Finally, about two weeks before I left, the Christian Science Monitor said yes, they wanted two or three stories. We worked out about half a dozen ideas that seemed reasonable. Then about three hours later, I got an email from Men’s Journal saying, “Good news, we’re going to commission you.” They accepted that I had made other plans with the Monitor, but the Men’s Journal story was going to be the big story about the expedition.
What happened when you got to Antarctica?
I was in McMurdo Station for seven days, then we were stranded by weather at Siple Dome for nine days, and then we were at the field site for about four weeks. In McMurdo Station, I was hardly sleeping; I was so busy doing things to get ready—collecting food and tents and things. I also did snow-survival training—Happy Camper School, where we got taken out onto the ice and shown how to dig snow shelters and stay overnight in them.
And then I was looking for stories. I had three or four months sunk into this, and I realized ahead of time that the only way to make this trip survivable financially was to get as many stories as possible. The thing about McMurdo Station was that it’s always daylight—there’s always something happening. There was one day when I was working with Slawek and our team to get our equipment ready, and then I went to dinner, and then I went and spent some time with the Andrill [Antarctic Geological Drilling project] people, then I went and had a second lunch at midnight, and then I went out for beer with a guy whose job is dynamiting crevasses, and then around three in the morning I walked out of the bar—into bright daylight—and went to talk to the Andrill people again because it was a different crew of people. You could be awake and working 24 hours if you wanted to. I used as much of it as I could.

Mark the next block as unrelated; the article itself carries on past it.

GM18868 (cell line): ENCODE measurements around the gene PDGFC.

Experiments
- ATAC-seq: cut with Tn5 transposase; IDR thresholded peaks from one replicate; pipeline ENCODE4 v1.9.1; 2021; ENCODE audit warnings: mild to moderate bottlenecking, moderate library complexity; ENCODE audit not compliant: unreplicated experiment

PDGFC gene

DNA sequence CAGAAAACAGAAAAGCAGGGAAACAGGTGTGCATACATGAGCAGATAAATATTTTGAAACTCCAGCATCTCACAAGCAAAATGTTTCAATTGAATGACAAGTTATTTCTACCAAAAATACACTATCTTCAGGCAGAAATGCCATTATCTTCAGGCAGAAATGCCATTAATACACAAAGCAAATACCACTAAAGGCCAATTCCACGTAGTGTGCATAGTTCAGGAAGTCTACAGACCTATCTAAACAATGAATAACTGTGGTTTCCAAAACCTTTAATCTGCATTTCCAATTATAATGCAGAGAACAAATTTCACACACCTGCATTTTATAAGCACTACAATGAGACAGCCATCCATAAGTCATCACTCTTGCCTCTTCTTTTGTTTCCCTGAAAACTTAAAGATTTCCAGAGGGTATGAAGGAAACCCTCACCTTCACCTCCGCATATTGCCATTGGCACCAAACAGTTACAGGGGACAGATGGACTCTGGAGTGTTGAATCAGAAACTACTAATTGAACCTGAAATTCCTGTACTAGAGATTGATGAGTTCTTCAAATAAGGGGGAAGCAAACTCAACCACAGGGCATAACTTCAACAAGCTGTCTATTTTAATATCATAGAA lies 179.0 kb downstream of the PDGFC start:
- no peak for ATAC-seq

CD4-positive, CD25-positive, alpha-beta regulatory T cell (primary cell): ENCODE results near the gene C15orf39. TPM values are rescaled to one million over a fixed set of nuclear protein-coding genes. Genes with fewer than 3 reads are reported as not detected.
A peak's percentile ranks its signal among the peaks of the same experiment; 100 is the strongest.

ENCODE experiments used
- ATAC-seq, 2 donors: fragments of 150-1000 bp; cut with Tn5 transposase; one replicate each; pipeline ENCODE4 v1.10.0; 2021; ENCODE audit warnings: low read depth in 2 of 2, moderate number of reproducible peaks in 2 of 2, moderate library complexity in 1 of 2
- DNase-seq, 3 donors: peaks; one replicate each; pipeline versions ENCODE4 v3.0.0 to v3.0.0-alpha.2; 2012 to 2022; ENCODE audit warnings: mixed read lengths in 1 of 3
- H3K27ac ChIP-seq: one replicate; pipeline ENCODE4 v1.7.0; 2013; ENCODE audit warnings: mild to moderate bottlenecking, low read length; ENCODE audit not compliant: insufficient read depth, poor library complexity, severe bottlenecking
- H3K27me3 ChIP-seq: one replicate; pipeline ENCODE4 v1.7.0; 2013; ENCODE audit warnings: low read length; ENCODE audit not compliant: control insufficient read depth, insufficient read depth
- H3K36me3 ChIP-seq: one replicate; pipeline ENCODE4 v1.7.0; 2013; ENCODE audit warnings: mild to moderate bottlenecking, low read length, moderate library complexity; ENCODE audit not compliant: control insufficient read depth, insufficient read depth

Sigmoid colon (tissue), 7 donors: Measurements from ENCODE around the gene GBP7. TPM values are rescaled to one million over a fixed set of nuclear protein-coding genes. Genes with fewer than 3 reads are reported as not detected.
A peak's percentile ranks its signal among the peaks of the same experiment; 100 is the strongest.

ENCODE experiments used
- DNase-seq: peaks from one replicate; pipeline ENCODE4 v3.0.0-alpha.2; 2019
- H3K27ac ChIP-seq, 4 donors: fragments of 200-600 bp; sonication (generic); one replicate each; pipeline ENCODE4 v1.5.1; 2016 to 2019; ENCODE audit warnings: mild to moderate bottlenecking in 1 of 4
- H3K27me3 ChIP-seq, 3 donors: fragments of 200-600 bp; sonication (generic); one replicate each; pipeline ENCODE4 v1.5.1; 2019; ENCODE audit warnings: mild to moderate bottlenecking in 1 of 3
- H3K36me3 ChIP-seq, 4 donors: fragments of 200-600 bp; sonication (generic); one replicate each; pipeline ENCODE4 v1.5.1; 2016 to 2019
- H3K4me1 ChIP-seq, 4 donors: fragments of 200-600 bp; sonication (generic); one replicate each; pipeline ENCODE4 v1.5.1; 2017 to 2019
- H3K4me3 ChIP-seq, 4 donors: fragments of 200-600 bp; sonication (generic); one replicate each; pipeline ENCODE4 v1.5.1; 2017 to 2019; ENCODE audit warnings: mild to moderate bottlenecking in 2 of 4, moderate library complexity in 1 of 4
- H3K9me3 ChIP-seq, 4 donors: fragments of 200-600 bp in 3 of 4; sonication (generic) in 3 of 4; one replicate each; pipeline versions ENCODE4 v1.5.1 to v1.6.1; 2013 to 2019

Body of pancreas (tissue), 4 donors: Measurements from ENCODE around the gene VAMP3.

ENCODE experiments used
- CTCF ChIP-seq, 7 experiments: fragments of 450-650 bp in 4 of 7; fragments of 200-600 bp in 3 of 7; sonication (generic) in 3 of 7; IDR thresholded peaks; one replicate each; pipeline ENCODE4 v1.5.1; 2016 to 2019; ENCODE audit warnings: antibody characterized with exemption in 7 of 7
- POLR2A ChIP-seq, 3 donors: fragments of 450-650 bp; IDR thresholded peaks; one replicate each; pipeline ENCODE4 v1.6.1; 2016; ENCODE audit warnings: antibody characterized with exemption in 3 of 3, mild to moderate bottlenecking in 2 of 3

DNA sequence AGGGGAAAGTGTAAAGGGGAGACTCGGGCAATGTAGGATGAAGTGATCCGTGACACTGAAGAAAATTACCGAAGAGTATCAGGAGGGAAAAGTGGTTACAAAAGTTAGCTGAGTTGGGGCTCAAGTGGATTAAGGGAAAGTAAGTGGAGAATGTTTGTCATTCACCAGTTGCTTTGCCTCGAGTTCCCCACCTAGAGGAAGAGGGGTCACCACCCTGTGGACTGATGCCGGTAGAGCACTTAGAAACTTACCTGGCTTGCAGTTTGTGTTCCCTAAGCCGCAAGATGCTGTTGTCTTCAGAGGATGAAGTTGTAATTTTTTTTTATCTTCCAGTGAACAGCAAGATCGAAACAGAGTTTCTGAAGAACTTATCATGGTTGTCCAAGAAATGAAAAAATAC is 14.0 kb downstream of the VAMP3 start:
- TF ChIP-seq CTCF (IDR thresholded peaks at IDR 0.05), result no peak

Once you got to the field site, how did you report the story under such extreme conditions?
I was soaking up everything I could during the days, scribbling down dialogue as it happens. This was the most intense and unrelenting onsite reporting I’d ever done. The wind was always blowing, so you had to be right on top of people with your recorder. You’re writing with a pencil, which isn’t as fast, and colored pencils are worse. You have to take your gloves off, and then your hands are really, really cold. It’s a lot of crap to handle. And some of it’s happening while you’re on a snowmobile—sometimes you think you’ve got something on your recorder and then you listen to it later and all you’ve got is whistling wind.
At night, I would go back to my tent to scribble ideas for a couple of hours. I found that really valuable time because at night, there’s some sort of deeper, larger reflection that happens, and everything that happens during the day fits into a larger context and you start to understand what’s going to be important for your story.